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Seven years after the Beijing Olympics were held, the International Olympic Committee (IOC) has announced that it intends to retest samples from the Games in order to try to catch users of banned substances.
IOC medical director Richard Budgett stated on Wednesday that some retests have already been done from Beijing, the 2010 Winter Games in Vancouver plus the 2012 London Olympics.
In total hundreds of samples will be re-examined, using the latest testing methods and techniques.
“Even if it’s five or ten years later, it’s really an important thing to do,” he said, according to AP. “It’s not ideal. You want to do it as close as possible to the time, but if you’ve got no option but to do it later, then that’s what you have to do.”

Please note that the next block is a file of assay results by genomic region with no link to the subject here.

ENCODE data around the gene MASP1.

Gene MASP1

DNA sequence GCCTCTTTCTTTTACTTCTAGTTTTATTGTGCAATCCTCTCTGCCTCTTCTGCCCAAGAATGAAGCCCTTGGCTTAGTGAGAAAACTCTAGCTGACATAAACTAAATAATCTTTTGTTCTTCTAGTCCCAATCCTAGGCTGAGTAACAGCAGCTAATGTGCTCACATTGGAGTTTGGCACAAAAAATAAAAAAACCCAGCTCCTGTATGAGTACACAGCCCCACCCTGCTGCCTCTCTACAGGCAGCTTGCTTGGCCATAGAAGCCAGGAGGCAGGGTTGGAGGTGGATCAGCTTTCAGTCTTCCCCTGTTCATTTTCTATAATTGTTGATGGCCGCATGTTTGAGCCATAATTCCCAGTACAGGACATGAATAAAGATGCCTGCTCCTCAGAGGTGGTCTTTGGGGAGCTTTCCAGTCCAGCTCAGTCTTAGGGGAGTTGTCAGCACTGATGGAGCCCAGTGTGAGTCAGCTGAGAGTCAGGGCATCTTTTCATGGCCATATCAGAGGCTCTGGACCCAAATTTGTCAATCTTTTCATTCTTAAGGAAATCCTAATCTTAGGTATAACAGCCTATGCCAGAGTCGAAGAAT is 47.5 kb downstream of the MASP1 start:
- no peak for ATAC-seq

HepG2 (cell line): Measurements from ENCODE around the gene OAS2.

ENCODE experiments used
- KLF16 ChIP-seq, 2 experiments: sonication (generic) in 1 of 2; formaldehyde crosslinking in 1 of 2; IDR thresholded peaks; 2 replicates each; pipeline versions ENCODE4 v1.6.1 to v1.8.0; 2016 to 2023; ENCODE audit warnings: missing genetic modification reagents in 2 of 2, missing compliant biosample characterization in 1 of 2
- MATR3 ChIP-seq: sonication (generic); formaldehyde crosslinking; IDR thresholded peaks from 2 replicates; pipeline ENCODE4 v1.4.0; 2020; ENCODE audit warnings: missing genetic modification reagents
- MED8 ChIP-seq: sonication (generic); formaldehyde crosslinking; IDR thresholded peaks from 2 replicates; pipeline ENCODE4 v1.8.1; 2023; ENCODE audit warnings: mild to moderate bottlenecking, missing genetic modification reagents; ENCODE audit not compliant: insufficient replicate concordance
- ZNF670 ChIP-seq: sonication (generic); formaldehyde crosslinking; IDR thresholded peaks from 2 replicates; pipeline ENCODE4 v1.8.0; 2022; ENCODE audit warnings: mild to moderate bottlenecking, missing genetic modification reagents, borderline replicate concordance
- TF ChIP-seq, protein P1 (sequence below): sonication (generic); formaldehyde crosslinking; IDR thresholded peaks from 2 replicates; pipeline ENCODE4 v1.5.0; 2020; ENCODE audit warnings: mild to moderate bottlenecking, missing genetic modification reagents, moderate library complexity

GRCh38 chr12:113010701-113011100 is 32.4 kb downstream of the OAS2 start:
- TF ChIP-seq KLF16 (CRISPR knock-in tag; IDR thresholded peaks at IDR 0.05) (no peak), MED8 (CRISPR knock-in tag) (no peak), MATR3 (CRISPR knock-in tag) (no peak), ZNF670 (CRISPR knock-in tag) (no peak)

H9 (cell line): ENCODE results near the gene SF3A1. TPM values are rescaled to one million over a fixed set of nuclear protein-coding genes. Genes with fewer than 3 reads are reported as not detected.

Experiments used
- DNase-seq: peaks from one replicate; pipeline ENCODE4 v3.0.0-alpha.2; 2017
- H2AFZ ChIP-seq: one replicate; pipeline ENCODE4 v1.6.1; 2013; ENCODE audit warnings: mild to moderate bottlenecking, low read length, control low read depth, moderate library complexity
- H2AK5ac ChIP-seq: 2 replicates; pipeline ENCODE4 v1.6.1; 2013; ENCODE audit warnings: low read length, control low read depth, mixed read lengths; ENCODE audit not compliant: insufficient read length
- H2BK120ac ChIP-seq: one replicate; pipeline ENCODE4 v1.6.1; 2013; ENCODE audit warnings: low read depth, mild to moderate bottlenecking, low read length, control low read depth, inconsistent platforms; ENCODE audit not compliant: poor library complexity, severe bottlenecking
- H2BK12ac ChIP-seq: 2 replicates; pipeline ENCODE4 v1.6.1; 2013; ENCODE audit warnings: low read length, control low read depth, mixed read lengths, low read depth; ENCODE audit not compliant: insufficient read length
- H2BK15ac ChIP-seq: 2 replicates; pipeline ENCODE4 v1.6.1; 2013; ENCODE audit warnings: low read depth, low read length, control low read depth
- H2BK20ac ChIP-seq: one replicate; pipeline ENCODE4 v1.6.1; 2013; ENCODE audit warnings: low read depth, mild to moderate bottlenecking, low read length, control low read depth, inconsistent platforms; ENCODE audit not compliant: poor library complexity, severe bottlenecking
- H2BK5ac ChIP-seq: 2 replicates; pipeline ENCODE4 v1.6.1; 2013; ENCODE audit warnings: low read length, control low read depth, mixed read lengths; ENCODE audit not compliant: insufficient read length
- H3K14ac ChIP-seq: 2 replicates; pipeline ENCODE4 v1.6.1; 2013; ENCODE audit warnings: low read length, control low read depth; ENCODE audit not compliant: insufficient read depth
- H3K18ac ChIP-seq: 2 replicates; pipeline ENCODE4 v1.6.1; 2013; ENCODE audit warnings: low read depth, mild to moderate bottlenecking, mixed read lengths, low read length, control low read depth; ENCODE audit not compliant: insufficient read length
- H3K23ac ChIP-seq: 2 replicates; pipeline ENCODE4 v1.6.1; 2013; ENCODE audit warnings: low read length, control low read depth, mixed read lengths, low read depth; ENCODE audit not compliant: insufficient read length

The IOC has stored samples in a lab at Lausanne. WADA rules previously included an eight year statue of limitations, but this has been extended to ten years in the latest WADA Code.
Budgett told AP that the Beijing retests will use what is termed the ‘long-term metabolite’ method.
This can detect the use of steroids going back several months, making it far more sensitive than the previous test which only picked up substances ingested days beforehand. There is also a more sensitive test for EPO.
“You can look back at something that you couldn’t report as positive in the past and say, under the new rules, we can report that as positive,” he stated.
He said that some of the retests would be delayed closer to the expiry date in 2018. “Who knows what tests are going to be developed over the next two years?” he stated. “It makes a lot of sense to wait another couple of years for the majority.”
The IOC previously retested some samples from the Beijing Games. In 2009 it announced that Olympic road race runner-up Davide Rebellin had tested positive for the EPO-like substance CERA.
Budgett did not state if further cycling samples from 2008 would be tested.